|Died||23 October 2014 (aged 83)|
|Alma mater||University of Turin|
|Known for||Regge theory |
|Awards||Dannie Heineman Prize for Mathematical Physics (1964)|
Albert Einstein Award (1979)
Pomeranchuk Prize (2001)
|Institutions||Max Planck Institute for Physics|
University of Turin
Institute for Advanced Study
Polytechnic University of Turin
|Doctoral advisor||Robert Marshak|
Regge obtained the laurea in physics from the University of Turin in 1952 under the direction of Mario Verde and Gleb Wataghin, and a Ph.D. in physics from the University of Rochester in 1957 under the direction of Robert Marshak. From 1958 to 1959 Regge held a post at the Max Planck Institute for Physics where he worked with Werner Heisenberg. In 1961 he was appointed to the chair of Relativity at the University of Turin. He also held an appointment at the Institute for Advanced Study from 1965 to 1979. He was emeritus professor at the Polytechnic University of Turin while contributing work at CERN as a visiting scientist. Regge died on October 23, 2014. He was married to Rosanna Cester, physicist, by whom he had three children: Daniele, Marta and Anna.
In 1959, Regge discovered a mathematical property of potential scattering in the Schrödinger equation--that the scattering amplitude can be thought of as an analytic function of the angular momentum, and that the position of the poles determines power-law growth rates of the amplitude in the purely mathematical region of large values of the cosine of the scattering angle (i.e. , requiring complex angles). This formulation is known as Regge theory.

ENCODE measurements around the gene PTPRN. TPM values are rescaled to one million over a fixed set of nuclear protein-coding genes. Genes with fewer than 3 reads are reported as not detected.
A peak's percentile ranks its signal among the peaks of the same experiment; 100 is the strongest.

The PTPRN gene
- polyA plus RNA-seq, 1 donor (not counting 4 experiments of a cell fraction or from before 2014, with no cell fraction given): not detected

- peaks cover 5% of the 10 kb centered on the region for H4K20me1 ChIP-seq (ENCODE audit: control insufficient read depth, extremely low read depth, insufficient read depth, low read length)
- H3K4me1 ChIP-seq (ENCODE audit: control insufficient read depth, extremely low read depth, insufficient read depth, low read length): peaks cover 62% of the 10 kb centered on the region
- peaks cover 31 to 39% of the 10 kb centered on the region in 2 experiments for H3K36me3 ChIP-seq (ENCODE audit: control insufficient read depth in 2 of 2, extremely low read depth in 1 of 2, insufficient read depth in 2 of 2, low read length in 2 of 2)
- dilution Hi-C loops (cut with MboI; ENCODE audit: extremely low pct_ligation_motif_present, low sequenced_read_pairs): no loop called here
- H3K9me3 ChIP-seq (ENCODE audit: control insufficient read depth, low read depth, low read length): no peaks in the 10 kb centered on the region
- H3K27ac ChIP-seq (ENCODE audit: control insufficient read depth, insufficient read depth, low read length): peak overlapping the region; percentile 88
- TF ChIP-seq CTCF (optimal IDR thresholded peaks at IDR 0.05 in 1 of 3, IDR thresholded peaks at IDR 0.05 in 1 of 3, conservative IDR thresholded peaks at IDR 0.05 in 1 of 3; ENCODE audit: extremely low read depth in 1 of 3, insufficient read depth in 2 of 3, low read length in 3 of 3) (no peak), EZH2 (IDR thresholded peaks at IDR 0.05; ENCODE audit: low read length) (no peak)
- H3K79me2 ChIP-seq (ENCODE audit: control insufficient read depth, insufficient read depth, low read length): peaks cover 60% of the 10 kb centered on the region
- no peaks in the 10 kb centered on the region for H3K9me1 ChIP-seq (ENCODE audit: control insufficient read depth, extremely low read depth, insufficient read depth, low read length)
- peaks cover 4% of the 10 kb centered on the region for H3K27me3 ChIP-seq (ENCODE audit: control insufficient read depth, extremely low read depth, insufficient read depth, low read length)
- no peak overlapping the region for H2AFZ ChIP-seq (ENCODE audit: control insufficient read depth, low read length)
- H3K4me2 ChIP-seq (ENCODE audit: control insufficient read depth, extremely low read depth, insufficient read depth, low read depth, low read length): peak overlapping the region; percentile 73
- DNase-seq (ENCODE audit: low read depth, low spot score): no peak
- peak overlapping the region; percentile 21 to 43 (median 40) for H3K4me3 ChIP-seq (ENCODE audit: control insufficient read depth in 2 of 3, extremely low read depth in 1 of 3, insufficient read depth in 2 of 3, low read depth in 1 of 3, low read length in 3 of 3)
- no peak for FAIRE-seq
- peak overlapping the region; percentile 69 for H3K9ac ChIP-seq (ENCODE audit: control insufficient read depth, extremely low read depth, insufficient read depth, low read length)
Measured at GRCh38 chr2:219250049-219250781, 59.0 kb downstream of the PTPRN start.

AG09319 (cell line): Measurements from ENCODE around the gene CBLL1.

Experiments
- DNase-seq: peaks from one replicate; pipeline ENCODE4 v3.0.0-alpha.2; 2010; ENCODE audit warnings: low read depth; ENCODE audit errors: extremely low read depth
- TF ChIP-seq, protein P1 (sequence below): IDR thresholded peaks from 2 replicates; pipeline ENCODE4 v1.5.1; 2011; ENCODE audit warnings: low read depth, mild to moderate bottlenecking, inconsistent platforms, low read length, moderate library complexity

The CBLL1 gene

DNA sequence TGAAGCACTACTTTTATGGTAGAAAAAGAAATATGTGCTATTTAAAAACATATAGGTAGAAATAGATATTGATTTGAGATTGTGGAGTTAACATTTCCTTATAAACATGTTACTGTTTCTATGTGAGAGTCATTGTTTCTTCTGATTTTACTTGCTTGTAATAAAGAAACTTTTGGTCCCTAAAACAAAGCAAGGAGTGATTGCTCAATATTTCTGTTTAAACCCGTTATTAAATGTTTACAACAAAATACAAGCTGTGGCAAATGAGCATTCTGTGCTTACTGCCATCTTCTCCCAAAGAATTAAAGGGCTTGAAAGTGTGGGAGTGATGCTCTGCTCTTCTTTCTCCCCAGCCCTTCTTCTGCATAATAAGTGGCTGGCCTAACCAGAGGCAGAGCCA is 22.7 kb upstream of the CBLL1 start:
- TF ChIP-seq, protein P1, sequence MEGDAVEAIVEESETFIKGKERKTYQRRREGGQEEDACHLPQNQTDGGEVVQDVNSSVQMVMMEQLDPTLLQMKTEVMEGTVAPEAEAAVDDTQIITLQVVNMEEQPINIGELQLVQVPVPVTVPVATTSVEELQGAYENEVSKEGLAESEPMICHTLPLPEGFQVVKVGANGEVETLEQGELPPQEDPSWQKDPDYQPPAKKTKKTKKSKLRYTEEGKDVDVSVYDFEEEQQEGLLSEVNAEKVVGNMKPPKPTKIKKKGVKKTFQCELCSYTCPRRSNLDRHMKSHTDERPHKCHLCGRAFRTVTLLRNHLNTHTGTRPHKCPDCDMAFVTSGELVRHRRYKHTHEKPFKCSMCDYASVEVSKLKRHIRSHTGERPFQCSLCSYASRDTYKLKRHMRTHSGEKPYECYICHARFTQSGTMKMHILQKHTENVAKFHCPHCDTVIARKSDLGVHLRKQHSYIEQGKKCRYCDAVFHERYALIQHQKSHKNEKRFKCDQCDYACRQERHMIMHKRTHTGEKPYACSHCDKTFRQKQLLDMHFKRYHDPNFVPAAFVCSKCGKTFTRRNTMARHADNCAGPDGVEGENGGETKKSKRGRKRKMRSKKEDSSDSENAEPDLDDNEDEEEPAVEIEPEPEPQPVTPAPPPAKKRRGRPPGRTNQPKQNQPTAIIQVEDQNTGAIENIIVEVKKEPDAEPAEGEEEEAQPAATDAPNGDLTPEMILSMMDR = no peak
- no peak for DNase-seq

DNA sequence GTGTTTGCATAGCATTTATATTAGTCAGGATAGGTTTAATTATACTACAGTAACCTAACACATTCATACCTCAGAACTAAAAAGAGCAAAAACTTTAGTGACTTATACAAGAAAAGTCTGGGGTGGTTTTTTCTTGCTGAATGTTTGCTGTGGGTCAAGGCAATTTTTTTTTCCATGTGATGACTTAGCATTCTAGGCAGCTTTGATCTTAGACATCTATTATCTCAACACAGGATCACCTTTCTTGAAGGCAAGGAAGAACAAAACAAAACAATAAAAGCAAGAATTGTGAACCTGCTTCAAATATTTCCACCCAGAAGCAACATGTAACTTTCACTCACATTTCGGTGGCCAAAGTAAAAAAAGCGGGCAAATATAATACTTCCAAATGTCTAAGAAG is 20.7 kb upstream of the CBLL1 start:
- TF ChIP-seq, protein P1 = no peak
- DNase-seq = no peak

In the early 1960s, Regge introduced Regge calculus, a simplicial formulation of general relativity. Regge calculus was the first discrete gauge theory suitable for numerical simulation, and an early relative of lattice gauge theory. In 1968 he and G. Ponzano developed a quantum version of Regge calculus in three space-time dimensions now known as the Ponzano-Regge model. This was the first of a whole series of state sum models for quantum gravity known as spin foam models. In mathematics, the model also developed into the Turaev-Viro model, an example of a quantum invariant.
In 1989, Regge was elected to the European Parliament as a candidate of the Italian Communist Party and served until 1994. Regge served as president of the Turin section of the Association for Research in Handicap Prevention (AIRH).